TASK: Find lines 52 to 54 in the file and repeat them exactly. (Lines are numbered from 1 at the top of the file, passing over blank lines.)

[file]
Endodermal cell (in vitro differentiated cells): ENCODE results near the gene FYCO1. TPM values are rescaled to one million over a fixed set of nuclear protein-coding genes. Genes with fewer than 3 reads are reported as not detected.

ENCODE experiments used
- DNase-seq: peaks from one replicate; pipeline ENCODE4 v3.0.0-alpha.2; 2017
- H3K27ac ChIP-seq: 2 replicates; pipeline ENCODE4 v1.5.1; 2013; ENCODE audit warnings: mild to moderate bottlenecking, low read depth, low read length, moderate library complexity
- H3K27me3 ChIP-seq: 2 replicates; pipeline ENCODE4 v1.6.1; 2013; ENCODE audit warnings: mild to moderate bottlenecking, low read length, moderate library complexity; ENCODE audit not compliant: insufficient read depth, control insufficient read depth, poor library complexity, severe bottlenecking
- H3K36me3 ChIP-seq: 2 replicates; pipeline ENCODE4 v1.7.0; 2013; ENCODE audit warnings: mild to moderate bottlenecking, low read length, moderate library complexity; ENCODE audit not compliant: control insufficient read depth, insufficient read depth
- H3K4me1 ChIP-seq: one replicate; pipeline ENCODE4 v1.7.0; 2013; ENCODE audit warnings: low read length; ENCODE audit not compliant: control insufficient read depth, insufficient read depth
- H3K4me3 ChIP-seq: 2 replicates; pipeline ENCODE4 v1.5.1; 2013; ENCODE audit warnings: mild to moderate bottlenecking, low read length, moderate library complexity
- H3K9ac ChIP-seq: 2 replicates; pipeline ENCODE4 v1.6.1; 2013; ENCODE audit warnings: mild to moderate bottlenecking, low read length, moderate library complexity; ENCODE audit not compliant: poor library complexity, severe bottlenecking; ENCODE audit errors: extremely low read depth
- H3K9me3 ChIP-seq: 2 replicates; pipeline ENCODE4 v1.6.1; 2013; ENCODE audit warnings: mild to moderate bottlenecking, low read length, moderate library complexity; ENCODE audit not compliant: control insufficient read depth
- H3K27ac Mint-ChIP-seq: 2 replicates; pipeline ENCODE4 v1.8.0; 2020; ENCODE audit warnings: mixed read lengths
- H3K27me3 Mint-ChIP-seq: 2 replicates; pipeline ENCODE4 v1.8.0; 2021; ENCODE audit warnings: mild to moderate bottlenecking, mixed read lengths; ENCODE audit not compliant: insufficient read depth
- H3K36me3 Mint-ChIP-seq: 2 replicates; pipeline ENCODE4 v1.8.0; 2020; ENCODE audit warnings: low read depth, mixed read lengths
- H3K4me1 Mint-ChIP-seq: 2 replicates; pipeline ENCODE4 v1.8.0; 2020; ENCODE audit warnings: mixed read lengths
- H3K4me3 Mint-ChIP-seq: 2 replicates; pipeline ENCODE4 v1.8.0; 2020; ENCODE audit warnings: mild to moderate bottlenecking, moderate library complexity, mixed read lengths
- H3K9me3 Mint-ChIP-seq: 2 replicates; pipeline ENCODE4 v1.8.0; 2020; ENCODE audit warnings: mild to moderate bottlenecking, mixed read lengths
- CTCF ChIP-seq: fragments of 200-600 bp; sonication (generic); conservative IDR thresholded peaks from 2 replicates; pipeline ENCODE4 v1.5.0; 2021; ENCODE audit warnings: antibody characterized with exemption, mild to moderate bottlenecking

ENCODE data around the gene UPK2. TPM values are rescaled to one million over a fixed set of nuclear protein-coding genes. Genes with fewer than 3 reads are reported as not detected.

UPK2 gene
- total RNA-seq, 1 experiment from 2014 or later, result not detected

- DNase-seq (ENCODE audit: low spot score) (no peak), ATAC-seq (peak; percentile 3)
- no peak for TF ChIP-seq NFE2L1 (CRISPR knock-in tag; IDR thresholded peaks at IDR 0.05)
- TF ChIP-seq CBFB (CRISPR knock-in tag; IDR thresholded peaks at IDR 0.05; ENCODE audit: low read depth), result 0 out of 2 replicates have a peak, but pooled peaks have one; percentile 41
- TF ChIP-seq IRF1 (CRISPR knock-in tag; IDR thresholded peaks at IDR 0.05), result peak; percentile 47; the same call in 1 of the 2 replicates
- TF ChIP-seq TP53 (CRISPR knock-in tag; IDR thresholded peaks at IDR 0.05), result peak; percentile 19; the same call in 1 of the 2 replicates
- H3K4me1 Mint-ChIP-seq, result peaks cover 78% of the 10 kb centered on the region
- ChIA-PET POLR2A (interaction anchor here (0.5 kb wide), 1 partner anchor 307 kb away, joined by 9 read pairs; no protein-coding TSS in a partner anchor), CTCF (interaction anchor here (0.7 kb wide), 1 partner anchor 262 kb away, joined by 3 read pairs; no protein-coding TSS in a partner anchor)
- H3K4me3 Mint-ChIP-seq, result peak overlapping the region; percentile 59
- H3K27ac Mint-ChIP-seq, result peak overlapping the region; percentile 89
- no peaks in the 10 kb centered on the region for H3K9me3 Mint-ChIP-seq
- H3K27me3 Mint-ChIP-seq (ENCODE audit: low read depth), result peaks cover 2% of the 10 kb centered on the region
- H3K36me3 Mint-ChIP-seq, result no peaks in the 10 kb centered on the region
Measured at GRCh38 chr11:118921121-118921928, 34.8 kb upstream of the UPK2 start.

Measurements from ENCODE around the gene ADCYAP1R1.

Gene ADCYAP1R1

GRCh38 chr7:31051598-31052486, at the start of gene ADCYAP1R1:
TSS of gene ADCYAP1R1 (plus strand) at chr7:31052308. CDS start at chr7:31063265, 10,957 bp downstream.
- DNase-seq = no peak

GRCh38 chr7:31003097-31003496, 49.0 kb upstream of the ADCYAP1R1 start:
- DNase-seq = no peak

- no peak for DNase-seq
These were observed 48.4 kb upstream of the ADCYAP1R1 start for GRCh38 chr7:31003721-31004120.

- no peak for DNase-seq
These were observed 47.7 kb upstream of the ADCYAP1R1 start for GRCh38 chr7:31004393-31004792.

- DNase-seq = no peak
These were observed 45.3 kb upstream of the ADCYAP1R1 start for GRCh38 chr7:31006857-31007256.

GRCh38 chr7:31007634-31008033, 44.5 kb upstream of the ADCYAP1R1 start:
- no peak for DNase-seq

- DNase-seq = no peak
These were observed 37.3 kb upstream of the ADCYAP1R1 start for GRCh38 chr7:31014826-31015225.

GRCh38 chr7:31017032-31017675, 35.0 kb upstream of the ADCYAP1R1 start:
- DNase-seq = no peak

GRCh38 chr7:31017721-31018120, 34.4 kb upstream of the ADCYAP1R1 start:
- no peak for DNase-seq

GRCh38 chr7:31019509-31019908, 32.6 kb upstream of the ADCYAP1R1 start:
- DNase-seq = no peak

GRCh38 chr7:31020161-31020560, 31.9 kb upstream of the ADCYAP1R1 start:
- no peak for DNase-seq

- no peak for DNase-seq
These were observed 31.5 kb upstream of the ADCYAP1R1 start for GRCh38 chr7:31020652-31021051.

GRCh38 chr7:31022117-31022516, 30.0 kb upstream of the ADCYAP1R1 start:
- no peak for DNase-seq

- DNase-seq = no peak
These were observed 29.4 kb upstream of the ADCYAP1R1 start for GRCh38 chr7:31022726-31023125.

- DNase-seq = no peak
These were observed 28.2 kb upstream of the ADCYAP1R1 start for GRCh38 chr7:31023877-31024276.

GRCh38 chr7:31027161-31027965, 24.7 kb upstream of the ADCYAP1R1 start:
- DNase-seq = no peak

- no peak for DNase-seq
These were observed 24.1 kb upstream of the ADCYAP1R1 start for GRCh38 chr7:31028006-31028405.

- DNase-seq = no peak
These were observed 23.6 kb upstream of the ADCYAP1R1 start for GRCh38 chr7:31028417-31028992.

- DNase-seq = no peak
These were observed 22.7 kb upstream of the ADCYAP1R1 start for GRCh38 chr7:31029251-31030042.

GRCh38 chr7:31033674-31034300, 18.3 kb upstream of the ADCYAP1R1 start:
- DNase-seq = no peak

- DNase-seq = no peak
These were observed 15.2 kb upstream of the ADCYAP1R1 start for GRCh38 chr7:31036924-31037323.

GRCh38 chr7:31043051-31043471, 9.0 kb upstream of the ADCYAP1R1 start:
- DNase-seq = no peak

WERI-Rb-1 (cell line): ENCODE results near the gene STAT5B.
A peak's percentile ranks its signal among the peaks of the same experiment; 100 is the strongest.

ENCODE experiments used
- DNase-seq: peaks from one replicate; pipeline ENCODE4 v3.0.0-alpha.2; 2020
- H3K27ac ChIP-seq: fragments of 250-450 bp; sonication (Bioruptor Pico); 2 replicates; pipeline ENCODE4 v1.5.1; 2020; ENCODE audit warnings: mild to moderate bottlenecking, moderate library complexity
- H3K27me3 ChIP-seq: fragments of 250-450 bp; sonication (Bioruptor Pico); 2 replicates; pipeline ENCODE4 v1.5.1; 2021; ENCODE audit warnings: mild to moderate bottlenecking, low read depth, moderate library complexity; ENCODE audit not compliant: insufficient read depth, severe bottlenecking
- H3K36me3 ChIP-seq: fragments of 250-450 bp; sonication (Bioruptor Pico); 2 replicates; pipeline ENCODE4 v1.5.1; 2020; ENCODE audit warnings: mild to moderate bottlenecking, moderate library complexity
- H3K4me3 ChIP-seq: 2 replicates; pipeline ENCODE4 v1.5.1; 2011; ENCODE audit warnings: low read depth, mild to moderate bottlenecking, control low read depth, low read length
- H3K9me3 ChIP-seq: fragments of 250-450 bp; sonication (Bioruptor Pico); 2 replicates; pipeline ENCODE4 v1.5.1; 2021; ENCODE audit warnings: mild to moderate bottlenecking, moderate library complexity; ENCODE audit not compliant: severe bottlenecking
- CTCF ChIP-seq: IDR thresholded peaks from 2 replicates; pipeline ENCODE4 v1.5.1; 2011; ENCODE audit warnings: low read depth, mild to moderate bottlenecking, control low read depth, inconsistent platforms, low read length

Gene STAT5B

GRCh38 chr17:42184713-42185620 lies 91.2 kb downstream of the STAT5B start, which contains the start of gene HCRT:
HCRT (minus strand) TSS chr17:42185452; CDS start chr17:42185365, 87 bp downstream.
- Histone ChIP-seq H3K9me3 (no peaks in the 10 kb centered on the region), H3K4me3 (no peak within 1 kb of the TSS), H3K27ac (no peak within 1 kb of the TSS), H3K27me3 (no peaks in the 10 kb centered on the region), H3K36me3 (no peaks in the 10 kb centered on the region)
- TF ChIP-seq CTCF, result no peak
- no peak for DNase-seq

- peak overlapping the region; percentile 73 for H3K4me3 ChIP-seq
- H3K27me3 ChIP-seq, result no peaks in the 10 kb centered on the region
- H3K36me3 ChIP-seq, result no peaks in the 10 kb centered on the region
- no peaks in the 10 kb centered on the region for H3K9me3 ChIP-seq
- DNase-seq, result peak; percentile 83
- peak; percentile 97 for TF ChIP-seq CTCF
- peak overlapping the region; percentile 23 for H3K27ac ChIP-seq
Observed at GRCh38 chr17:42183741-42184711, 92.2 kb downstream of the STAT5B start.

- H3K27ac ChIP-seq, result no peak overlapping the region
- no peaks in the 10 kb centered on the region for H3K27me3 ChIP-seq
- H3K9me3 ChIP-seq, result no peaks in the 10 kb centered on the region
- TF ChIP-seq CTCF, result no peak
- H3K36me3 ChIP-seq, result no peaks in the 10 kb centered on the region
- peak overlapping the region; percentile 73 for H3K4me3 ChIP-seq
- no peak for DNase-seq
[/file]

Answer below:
- DNase-seq = no peak

GRCh38 chr7:31017721-31018120, 34.4 kb upstream of the ADCYAP1R1 start:
- no peak for DNase-seq